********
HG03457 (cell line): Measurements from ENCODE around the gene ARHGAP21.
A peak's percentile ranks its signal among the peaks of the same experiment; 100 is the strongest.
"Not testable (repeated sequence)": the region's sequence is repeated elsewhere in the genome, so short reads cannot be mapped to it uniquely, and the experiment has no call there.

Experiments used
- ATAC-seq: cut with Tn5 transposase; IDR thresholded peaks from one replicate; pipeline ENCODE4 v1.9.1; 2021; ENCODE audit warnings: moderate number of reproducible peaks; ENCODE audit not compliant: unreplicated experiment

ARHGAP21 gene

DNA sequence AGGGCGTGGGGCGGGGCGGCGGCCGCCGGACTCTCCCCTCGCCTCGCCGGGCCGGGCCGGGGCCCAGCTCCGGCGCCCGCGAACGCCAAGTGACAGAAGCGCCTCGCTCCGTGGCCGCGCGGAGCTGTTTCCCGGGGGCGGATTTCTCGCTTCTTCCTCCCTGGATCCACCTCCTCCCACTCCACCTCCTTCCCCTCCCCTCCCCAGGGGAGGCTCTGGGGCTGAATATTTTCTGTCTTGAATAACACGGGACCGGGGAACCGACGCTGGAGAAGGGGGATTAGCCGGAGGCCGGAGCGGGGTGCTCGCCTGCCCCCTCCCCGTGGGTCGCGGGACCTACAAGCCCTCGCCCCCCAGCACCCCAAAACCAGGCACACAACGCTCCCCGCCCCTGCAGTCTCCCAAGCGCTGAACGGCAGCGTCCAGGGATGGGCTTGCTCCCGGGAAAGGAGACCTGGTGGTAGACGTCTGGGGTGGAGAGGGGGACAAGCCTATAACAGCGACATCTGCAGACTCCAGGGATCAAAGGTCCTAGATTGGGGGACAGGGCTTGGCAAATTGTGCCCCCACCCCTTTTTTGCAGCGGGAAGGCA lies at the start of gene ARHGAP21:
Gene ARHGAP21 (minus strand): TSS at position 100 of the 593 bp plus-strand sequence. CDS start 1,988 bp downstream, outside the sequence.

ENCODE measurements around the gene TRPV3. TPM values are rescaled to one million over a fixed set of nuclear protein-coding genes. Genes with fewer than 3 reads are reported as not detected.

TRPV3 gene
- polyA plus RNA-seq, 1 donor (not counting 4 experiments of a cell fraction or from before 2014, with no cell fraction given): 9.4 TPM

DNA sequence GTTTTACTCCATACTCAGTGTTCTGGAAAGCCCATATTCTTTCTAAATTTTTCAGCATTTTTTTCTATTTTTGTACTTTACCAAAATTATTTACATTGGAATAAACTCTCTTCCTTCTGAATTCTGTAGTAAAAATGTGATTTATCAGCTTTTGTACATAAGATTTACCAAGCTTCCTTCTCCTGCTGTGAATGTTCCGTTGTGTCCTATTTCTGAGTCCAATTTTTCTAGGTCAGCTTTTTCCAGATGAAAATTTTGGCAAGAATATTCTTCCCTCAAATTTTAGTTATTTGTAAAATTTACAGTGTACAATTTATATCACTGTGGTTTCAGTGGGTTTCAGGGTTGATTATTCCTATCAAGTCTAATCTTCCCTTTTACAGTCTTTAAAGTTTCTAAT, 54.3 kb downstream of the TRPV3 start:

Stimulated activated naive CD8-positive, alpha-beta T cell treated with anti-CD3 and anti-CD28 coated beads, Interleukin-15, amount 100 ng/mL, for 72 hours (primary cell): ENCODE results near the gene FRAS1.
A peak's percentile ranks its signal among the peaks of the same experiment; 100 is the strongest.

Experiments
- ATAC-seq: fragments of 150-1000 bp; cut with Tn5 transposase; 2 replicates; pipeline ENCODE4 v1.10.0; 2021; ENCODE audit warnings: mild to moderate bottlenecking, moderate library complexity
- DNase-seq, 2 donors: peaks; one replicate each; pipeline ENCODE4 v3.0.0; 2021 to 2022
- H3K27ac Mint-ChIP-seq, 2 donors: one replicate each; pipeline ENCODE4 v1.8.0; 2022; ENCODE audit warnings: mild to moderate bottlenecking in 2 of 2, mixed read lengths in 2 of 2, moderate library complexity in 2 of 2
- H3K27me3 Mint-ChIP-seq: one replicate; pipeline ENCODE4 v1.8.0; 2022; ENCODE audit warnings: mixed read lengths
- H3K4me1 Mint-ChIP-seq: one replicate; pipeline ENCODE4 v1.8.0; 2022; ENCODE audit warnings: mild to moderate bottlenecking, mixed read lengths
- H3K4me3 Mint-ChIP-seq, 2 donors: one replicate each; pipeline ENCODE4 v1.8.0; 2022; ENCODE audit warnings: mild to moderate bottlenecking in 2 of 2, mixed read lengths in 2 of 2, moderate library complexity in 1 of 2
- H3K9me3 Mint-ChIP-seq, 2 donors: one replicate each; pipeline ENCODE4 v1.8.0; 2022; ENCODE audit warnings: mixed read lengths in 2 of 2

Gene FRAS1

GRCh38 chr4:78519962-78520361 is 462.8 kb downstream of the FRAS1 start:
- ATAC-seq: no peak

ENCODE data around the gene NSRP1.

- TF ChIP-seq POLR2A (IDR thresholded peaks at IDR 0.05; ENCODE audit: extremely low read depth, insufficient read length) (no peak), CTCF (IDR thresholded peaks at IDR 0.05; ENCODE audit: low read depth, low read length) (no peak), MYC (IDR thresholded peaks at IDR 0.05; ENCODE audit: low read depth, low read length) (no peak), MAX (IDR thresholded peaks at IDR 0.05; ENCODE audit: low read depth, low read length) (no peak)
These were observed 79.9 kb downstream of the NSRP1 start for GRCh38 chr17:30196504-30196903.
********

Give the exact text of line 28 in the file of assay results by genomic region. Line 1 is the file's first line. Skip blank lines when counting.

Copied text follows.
These were observed 79.9 kb downstream of the NSRP1 start for GRCh38 chr17:30196504-30196903.